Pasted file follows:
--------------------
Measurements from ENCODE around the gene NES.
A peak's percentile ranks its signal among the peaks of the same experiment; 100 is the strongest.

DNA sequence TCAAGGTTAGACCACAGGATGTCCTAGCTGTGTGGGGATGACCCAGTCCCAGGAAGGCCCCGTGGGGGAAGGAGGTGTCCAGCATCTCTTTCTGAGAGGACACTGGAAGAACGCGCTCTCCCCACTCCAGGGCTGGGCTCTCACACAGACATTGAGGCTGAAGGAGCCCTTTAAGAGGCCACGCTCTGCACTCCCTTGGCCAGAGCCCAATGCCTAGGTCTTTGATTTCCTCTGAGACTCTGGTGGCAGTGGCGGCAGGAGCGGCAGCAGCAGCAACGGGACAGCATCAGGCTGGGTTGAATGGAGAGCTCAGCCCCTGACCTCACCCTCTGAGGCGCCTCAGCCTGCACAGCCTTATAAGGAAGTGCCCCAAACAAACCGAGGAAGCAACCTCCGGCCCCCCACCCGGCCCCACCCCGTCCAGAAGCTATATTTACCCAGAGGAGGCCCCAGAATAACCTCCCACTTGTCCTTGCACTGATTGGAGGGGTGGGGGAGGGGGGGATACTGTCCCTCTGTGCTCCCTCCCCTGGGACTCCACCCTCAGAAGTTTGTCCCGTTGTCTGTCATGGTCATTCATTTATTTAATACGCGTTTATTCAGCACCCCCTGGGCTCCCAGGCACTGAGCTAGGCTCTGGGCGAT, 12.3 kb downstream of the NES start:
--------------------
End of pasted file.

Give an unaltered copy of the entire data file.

Measurements from ENCODE around the gene NES.
A peak's percentile ranks its signal among the peaks of the same experiment; 100 is the strongest.

DNA sequence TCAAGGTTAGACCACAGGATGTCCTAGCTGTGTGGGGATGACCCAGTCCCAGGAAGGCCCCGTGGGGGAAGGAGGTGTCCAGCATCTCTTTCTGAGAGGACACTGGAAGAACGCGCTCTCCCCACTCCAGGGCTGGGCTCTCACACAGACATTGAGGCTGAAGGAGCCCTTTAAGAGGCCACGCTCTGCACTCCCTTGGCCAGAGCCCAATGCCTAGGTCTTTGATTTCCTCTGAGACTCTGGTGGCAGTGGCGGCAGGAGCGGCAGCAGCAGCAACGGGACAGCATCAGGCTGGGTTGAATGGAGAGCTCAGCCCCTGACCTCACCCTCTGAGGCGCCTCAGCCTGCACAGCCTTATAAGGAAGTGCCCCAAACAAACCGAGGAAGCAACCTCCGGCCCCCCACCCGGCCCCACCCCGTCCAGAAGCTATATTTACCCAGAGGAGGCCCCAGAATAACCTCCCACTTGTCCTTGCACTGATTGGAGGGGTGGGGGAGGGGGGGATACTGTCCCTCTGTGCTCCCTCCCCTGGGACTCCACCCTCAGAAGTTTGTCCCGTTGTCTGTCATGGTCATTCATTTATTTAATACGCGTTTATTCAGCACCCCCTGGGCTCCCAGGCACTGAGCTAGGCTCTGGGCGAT, 12.3 kb downstream of the NES start: